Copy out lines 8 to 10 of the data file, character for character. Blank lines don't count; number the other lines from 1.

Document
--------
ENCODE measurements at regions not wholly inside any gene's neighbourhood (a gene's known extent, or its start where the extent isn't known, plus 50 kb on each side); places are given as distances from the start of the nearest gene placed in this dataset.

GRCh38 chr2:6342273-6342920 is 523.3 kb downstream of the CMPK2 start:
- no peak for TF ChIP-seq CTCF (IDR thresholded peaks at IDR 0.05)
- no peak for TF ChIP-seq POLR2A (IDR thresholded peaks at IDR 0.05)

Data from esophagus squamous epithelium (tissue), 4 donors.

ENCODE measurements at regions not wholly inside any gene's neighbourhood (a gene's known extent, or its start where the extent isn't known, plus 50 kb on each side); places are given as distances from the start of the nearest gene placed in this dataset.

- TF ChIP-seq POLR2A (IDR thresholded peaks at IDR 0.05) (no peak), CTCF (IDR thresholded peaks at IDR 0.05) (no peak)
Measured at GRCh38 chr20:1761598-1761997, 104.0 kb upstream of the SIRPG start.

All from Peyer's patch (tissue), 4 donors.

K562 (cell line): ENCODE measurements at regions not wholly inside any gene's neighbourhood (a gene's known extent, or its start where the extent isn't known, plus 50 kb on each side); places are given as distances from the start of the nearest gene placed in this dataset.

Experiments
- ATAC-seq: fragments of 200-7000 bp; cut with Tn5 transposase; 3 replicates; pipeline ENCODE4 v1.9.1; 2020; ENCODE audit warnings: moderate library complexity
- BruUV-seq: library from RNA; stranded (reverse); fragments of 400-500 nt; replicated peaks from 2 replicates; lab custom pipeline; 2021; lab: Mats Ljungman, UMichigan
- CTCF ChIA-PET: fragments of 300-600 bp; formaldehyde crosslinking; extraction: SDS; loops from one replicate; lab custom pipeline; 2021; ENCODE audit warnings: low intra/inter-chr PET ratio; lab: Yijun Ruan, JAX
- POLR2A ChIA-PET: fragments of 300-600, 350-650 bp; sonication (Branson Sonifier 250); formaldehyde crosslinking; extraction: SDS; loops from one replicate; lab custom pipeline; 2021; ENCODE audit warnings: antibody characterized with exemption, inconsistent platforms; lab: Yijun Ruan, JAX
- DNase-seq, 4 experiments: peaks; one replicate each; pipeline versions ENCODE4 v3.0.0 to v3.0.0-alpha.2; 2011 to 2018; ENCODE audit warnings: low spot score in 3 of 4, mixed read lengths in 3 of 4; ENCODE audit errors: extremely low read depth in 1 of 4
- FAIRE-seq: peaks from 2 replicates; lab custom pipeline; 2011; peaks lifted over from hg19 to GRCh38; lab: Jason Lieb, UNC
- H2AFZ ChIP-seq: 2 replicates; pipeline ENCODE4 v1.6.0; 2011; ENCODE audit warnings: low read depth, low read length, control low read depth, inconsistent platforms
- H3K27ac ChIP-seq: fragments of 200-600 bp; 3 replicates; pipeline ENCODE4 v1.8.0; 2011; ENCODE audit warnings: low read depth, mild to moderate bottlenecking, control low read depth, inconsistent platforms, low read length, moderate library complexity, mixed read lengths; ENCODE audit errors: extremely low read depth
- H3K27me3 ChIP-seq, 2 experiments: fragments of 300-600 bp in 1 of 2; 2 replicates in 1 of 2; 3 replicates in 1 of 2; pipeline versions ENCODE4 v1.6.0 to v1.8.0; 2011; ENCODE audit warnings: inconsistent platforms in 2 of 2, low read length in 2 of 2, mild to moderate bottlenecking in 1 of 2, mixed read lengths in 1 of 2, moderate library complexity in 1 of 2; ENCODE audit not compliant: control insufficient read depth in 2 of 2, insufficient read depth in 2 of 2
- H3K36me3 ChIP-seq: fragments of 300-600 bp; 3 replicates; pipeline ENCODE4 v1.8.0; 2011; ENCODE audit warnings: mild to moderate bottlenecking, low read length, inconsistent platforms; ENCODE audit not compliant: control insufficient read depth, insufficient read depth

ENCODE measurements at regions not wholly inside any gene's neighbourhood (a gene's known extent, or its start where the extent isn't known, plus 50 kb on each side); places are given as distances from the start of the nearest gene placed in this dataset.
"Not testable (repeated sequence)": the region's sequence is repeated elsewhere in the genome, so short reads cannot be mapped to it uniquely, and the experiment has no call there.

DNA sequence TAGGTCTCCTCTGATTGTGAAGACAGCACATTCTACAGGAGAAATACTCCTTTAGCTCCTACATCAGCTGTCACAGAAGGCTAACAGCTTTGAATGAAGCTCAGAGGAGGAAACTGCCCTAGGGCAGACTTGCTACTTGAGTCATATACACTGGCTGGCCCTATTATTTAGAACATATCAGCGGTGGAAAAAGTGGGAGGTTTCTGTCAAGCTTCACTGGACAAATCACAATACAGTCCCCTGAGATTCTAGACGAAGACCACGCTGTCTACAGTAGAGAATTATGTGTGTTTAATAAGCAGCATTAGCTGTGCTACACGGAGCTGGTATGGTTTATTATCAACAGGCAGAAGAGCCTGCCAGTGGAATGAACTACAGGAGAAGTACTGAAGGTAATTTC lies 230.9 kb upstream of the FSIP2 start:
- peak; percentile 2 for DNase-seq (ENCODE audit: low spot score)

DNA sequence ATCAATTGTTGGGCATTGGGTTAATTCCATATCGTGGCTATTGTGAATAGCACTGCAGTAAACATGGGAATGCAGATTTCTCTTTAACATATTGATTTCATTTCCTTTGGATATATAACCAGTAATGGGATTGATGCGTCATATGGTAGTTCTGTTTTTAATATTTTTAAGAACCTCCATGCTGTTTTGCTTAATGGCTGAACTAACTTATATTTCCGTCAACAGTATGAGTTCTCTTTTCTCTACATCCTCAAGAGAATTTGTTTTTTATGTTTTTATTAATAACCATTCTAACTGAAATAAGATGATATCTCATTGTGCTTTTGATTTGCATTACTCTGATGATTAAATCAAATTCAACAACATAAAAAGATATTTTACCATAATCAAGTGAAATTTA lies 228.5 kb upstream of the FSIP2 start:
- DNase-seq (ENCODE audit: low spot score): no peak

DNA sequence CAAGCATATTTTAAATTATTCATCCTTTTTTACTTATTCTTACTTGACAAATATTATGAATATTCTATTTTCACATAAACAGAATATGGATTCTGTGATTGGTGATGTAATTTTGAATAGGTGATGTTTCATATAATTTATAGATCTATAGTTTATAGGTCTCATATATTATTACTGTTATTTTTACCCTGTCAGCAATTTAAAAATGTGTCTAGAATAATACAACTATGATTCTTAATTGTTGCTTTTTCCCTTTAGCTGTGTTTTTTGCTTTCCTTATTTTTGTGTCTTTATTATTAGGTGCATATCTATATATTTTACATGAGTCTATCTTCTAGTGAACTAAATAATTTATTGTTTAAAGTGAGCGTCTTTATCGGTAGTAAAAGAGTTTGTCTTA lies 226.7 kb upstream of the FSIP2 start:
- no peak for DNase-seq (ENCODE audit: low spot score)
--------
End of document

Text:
Measured at GRCh38 chr20:1761598-1761997, 104.0 kb upstream of the SIRPG start.

All from Peyer's patch (tissue), 4 donors.

K562 (cell line): ENCODE measurements at regions not wholly inside any gene's neighbourhood (a gene's known extent, or its start where the extent isn't known, plus 50 kb on each side); places are given as distances from the start of the nearest gene placed in this dataset.